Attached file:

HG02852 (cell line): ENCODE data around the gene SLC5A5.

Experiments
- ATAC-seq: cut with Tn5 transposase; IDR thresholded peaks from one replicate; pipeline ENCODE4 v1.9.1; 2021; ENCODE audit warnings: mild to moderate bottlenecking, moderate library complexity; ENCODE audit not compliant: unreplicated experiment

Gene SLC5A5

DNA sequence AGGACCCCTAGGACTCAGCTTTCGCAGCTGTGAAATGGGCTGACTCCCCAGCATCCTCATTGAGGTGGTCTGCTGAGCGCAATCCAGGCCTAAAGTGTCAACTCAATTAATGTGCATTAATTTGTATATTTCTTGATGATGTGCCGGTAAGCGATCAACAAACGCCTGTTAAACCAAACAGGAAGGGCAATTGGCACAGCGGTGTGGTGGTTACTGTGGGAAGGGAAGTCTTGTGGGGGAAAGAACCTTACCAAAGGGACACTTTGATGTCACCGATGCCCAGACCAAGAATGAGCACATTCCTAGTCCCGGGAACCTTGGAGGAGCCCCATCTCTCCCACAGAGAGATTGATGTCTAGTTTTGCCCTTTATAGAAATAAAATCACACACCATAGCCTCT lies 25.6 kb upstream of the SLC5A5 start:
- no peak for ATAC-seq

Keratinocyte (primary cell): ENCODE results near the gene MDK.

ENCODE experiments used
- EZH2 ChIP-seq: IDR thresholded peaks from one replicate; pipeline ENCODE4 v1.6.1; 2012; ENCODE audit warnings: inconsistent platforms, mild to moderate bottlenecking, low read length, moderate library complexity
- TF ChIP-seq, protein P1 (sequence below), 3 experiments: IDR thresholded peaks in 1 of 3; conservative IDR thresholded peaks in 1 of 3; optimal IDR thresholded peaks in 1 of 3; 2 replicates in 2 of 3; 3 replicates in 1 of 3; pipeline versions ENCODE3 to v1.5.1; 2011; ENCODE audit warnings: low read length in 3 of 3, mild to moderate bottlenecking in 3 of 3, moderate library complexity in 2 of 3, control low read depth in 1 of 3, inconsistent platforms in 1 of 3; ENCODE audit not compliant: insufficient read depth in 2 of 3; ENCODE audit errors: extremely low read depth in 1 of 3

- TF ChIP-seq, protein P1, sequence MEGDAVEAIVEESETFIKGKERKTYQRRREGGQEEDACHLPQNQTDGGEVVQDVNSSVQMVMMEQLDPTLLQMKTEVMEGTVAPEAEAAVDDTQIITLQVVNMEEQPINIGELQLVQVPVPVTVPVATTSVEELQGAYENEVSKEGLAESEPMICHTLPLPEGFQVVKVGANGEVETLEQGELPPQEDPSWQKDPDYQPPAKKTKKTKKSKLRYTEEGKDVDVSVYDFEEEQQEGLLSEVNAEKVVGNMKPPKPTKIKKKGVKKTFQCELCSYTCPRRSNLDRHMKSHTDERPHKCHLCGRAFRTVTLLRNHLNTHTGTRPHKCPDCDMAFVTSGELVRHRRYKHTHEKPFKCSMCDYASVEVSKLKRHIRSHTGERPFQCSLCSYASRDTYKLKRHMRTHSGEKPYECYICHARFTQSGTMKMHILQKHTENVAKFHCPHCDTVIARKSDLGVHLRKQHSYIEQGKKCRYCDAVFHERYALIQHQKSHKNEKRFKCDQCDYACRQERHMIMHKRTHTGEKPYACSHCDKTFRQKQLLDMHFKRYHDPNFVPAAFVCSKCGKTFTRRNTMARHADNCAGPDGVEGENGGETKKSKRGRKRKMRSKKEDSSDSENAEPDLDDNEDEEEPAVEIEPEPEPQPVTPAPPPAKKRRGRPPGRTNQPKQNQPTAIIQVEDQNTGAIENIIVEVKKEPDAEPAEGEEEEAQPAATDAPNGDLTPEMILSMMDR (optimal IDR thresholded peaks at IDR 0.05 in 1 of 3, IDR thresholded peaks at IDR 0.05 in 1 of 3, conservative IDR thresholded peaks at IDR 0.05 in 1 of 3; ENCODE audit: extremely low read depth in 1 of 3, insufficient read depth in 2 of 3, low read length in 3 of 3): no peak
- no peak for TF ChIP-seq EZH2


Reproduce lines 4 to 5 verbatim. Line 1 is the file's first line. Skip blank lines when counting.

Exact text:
Gene SLC5A5

DNA sequence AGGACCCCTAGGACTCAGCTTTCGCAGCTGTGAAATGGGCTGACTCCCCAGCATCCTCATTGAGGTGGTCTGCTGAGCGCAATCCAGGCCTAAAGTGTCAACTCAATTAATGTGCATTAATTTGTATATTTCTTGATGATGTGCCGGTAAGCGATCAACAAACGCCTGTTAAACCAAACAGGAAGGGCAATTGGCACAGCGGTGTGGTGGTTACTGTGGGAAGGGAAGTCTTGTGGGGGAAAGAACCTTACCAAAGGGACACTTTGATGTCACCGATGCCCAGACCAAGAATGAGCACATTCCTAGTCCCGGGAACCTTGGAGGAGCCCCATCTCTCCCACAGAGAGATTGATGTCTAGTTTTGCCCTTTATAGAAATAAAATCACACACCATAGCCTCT lies 25.6 kb upstream of the SLC5A5 start: